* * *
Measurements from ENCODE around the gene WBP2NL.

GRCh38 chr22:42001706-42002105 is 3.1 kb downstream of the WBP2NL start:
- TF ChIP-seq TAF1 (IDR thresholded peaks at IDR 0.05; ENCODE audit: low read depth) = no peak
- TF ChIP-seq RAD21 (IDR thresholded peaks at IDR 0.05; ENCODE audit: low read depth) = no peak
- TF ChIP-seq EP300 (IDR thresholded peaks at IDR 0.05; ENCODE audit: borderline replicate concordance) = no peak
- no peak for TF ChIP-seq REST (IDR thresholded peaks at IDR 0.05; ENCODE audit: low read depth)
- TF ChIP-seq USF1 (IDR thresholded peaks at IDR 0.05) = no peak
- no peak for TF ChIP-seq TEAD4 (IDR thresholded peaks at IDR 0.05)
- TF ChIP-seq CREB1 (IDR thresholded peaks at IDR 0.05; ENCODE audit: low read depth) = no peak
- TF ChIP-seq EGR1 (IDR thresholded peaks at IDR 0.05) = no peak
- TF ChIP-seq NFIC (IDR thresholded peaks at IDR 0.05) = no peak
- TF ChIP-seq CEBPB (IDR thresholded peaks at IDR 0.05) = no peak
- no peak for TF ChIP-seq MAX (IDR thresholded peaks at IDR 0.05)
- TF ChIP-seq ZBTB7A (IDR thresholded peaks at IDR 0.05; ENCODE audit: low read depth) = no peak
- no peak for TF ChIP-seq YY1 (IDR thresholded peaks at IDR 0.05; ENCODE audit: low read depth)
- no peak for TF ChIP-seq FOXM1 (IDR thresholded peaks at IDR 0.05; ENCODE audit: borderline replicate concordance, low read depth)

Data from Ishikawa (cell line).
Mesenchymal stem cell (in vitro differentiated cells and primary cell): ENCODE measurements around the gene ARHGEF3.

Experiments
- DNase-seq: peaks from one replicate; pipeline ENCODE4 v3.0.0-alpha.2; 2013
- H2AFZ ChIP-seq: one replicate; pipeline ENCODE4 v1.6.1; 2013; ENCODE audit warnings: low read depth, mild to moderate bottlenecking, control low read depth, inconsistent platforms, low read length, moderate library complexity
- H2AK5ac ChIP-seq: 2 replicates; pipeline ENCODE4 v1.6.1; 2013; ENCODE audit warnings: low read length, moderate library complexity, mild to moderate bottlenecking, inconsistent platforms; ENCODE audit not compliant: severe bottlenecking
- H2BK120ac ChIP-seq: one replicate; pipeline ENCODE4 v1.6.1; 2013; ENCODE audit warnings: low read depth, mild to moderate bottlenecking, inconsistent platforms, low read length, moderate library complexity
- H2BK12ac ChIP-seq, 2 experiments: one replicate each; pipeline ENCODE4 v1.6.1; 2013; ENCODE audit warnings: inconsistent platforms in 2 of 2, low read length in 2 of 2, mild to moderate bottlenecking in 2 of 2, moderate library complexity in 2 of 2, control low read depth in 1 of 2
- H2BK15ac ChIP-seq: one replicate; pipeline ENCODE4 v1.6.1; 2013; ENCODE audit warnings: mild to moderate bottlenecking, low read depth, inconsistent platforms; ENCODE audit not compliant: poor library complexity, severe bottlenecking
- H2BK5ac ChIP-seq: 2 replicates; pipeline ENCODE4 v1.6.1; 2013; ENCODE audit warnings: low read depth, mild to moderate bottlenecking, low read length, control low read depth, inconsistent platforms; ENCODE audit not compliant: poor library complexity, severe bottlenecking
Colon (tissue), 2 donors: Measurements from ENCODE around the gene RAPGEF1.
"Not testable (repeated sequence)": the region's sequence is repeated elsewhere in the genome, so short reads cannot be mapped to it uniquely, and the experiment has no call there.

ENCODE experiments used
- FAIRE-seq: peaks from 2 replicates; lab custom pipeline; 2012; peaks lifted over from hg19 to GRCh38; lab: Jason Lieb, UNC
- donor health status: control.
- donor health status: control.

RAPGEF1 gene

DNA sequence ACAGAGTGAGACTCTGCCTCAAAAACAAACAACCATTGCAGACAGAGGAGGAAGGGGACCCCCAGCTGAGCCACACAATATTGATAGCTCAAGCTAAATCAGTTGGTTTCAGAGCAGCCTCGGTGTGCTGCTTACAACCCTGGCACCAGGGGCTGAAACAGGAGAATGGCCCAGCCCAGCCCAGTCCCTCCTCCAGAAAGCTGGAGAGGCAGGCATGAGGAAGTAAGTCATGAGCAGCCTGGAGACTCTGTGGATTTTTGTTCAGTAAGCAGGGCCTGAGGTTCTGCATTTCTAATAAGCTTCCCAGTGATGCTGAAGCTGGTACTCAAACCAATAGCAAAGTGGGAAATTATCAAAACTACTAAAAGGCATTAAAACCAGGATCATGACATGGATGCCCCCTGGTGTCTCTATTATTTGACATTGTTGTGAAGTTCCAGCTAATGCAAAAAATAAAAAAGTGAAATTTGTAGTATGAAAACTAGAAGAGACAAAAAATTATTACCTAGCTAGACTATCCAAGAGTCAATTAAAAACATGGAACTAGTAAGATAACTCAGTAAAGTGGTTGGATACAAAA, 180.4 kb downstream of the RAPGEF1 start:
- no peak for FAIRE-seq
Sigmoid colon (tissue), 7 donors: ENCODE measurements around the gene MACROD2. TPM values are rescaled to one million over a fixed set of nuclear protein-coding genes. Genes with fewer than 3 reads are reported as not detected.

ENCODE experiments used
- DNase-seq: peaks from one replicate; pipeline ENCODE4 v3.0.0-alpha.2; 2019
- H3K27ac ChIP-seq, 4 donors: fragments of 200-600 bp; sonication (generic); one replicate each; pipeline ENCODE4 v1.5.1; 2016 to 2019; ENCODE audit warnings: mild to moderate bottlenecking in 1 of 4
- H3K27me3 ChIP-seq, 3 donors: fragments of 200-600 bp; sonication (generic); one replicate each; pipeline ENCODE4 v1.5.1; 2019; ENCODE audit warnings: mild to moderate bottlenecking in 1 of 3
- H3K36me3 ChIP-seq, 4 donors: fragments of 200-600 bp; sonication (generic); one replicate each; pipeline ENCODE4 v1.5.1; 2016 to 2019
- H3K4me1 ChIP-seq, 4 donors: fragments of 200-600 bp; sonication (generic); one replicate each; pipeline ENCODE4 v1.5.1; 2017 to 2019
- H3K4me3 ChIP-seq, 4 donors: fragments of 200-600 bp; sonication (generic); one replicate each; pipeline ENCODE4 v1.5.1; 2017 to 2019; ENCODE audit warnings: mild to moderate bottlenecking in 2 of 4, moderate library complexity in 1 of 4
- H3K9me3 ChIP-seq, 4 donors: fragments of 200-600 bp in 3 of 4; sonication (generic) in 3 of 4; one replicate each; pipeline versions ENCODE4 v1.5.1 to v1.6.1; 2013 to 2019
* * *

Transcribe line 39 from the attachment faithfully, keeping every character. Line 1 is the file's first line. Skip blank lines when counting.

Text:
- H3K27ac ChIP-seq, 4 donors: fragments of 200-600 bp; sonication (generic); one replicate each; pipeline ENCODE4 v1.5.1; 2016 to 2019; ENCODE audit warnings: mild to moderate bottlenecking in 1 of 4